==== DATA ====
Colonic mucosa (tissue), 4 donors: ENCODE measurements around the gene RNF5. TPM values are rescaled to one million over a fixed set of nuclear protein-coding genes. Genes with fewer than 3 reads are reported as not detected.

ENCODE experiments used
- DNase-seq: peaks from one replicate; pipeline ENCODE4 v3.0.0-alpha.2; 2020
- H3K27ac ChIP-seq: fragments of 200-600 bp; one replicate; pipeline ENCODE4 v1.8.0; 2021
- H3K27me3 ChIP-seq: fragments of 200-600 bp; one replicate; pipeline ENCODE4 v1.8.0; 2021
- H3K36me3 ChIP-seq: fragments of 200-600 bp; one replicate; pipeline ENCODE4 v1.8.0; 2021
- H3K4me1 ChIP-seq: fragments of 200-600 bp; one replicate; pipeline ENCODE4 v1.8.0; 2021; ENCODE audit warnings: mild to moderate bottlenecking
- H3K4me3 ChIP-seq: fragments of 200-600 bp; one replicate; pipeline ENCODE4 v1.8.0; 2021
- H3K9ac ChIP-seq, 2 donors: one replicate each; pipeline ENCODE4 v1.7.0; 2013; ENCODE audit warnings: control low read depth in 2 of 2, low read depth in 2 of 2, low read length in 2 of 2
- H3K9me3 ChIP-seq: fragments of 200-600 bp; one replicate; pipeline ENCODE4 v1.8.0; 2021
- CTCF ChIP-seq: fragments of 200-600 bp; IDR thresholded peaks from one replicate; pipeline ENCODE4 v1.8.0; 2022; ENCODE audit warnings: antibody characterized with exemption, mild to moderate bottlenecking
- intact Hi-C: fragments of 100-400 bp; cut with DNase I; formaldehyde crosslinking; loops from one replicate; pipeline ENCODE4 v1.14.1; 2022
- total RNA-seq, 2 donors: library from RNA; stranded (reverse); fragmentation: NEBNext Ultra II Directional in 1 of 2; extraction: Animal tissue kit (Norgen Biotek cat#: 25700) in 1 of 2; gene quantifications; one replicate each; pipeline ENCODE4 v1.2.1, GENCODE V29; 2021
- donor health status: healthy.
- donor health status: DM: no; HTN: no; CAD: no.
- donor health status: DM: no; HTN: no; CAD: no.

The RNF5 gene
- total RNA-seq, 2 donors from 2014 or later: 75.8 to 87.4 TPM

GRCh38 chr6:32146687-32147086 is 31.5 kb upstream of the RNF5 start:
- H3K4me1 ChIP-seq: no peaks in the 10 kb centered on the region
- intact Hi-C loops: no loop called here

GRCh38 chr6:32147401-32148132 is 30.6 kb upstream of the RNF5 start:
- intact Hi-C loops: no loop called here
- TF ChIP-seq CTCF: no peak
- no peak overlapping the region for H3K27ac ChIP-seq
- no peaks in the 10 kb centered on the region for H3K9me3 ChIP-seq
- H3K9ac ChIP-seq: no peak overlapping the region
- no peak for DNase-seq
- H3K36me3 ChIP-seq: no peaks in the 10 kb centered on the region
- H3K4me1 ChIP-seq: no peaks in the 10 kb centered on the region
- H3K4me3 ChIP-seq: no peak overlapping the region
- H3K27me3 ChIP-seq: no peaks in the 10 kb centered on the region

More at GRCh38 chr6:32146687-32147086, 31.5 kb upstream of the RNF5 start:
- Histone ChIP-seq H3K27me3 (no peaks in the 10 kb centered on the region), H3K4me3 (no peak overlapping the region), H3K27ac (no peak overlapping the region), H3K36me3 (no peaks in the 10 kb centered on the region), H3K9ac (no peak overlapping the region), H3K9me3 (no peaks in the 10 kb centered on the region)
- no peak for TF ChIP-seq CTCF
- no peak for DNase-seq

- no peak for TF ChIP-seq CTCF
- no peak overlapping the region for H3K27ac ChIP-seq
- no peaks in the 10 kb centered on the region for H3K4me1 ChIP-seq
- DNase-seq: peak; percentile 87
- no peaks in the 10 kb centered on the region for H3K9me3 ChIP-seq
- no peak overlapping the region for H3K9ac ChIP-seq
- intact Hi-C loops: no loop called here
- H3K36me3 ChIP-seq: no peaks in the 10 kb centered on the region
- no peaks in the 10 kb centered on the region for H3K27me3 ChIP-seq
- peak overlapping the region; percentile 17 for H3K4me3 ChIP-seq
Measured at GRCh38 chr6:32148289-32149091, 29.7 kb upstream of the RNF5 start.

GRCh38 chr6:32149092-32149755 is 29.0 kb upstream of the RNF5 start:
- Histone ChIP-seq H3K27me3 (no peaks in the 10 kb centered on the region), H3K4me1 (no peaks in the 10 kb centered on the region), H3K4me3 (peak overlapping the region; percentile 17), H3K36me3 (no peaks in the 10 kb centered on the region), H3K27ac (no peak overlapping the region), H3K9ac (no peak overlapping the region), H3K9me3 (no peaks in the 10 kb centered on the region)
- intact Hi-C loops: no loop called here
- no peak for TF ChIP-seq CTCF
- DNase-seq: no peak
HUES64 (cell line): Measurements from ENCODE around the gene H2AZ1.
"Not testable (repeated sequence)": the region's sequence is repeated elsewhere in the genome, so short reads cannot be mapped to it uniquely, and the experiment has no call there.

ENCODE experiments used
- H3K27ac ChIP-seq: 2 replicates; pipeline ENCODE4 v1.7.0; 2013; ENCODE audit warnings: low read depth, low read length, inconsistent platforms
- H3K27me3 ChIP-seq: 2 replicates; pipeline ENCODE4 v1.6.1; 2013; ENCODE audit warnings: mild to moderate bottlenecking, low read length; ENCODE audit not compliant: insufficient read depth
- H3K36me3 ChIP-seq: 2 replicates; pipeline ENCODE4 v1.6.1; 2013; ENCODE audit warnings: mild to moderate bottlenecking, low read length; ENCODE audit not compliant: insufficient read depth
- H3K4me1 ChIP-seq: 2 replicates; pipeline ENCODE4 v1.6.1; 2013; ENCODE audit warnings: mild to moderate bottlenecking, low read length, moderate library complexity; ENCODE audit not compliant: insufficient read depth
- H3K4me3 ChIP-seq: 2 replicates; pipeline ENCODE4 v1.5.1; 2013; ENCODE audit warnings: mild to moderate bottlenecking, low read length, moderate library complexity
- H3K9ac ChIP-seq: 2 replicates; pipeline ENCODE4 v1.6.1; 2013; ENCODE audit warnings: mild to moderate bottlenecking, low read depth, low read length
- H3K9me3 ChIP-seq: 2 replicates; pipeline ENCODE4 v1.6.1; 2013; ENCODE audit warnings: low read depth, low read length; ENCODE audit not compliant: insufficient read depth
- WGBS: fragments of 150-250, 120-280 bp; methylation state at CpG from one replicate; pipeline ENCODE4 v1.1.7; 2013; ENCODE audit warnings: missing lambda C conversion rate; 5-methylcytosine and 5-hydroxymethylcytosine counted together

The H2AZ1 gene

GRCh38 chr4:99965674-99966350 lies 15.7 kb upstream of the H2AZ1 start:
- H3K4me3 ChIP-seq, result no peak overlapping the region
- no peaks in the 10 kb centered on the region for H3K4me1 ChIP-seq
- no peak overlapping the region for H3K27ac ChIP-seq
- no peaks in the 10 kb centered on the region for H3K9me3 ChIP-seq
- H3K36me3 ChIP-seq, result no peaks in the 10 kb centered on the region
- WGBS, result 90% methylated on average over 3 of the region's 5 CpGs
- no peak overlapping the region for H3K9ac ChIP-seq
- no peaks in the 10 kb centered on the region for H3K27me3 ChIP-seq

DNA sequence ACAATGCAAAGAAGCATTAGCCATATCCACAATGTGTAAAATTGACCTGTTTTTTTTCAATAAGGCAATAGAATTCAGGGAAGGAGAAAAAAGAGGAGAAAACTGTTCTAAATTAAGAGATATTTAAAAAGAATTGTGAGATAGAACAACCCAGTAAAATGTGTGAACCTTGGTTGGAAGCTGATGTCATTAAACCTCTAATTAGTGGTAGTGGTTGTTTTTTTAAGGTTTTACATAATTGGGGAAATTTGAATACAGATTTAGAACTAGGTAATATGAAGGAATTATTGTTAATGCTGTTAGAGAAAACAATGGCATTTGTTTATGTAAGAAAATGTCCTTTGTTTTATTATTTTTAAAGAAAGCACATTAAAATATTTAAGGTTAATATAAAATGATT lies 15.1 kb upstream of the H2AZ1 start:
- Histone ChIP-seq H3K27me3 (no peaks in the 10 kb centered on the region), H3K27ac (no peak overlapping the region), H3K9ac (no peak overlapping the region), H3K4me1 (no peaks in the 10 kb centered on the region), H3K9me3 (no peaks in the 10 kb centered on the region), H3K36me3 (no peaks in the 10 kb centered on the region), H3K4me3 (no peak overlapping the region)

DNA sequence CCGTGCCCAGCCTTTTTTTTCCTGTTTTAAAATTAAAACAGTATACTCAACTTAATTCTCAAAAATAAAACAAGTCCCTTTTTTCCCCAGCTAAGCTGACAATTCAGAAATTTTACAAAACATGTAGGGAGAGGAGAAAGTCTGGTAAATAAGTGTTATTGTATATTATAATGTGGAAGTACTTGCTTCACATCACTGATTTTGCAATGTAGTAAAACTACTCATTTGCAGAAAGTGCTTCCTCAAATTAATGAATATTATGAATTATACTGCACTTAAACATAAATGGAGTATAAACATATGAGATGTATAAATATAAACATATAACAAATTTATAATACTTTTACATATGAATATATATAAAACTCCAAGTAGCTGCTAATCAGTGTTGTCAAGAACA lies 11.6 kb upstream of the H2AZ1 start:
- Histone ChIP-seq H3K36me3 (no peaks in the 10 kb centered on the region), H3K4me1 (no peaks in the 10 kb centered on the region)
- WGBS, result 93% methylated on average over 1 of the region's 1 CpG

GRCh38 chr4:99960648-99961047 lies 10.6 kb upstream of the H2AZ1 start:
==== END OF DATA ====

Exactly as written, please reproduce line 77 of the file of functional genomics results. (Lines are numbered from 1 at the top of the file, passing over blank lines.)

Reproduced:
- Histone ChIP-seq H3K36me3 (no peaks in the 10 kb centered on the region), H3K4me1 (no peaks in the 10 kb centered on the region)